Homegoing is a multigenerational epic that walks the fine line between hope, anger, and despair as the tales of Esi and Effia’s descendants unspool. Each chapter is a slice of life set against the background of a particular historical era, be it the Great Migration or the War of the Golden Stool. The full effect of the novel is such that in the end, the reader knows more about Marcus and Marjorie’s families than they do, the fall out of slavery and colonialism depriving them of their history and culture. The book is a potent reminder that the history is always there, just beneath the surface, and that the story has always been waiting to be told, though the voice of the victors has long drowned it out.

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You might also like The Illegal by Lawrence Hill

The Lost History of Stars

Cover image for The Lost History of Starsby Dave Boling

ISBN 978-1-61620-417-4

“Living on the veldt taught nothing about the real value of space, creating the illusion that it was limitless. The great open distances of our land, which had once felt like a warm invitation, now stretched out on the other side of the camp’s fence like a cruel taunt.”

Fourteen-year-old Lettie and her Dutch Afrikaner family have a farm deep in the South African veldt when the Boer War comes to their doorstep. The British Army has instituted a scorched earth policy to root out the guerilla fighters who have resisted British attempts to lay claim to the Dutch South African republics, and the valuable natural resources that have been discovered there. With her father, grandfather, and brother still out on commando, Lettie, her mother, and her younger siblings are rounded up and marched to a concentration camp, while their farm is looted and burned. Inside the barbed wire of the camp, Lettie continues trying to fight the war with her own small acts of defiance, while also finding a way to survive the horrifying conditions with her hope for the future intact.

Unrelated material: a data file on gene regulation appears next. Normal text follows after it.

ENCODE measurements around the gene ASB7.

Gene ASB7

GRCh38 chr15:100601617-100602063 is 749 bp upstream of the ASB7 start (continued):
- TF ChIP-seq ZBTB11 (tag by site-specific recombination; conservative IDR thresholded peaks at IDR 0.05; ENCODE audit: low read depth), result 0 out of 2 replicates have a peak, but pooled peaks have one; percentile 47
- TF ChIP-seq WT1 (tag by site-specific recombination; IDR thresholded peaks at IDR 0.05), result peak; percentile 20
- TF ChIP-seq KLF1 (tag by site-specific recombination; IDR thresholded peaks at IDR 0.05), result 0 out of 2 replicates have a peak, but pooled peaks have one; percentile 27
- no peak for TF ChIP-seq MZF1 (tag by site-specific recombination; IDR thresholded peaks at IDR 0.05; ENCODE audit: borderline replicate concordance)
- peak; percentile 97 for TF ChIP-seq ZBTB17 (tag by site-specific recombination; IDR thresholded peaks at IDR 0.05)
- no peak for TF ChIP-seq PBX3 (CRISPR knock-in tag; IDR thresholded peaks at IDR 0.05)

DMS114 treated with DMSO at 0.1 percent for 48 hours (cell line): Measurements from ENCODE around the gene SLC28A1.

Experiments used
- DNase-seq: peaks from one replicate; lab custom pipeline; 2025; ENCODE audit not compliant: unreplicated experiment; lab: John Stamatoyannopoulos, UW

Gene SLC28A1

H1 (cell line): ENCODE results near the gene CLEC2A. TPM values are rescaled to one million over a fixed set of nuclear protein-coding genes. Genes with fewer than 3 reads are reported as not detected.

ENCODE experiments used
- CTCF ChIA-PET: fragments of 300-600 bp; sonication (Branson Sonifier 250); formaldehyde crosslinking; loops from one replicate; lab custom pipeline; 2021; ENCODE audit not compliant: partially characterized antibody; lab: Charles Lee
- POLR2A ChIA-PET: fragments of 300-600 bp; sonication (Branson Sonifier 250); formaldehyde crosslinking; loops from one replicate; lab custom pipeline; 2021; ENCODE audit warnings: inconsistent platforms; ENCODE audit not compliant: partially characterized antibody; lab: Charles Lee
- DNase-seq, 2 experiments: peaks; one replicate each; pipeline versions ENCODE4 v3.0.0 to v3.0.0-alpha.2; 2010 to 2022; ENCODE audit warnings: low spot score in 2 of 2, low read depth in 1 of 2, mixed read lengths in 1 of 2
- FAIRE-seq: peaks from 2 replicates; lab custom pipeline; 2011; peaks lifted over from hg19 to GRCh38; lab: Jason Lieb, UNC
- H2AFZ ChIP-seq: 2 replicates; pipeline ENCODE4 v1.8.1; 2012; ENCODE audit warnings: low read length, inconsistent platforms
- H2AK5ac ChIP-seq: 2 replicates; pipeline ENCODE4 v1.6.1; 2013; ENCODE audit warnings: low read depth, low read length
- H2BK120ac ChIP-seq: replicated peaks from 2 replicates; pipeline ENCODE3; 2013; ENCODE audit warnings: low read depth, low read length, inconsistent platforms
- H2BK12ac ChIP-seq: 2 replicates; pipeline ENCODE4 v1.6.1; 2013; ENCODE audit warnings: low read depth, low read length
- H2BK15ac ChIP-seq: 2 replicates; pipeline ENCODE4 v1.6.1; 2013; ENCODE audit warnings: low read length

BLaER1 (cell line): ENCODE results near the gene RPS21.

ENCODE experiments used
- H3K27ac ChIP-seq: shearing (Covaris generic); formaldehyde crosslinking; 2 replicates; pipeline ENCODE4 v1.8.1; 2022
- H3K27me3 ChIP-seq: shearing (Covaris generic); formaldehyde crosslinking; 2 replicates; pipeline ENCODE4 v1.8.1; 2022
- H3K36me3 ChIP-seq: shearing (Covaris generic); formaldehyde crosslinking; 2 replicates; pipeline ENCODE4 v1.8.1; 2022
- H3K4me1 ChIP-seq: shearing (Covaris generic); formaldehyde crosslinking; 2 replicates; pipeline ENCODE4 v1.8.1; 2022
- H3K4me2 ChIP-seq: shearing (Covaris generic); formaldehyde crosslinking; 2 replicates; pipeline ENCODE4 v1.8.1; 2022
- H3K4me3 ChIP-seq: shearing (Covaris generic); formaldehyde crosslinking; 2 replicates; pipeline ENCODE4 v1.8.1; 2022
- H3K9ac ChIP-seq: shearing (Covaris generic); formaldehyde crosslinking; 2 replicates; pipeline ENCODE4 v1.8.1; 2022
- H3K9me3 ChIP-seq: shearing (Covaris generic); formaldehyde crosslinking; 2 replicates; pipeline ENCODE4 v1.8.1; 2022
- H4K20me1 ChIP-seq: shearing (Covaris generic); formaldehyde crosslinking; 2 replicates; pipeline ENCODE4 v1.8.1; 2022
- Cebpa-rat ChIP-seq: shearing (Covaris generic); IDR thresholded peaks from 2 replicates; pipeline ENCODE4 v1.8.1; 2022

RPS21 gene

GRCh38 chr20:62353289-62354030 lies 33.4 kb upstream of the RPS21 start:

The Lost History of Stars is a story about a forgotten tragedy. Dave Boling was tracing his family roots, when he discovered that his grandfather was a soldier in the Boer War (1899-1902). However as he learned more about the conflict, the idea of telling a story about his family history was quickly abandoned in favour of bringing the story of what happened to the Boer women and children back into the historical memory. Although there may not have been genocidal intent, the British concentration camps in South Africa were the forerunners of the Nazi concentration camps that now define that term in our collective consciousness. More than twenty-thousand Boer women and children died of disease and malnutrition in the camps, in addition to the many uncounted black Africans, who were interned separately.

Speaking about his novel in public appearances, Dave Boling has revealed that The Lost History of Stars went through many drafts before emerging in its current form. The first was a sprawling narrative of war in the line of his first novel, Guernica. The next focused in on Lettie, her mother Susannah, her aunt Hannah, and Bina, the native woman who worked for them. All four characters remain in the final draft, but Lettie is the only point of view character. The decision to make Lettie the sole narrator, while focusing the scope of the story, also removes most of Bina’s point of view, as native Africans were held in separate camps. Bina’s main role in the final version of the story is as a source of wisdom for Lettie, but we learn little about her own ordeal.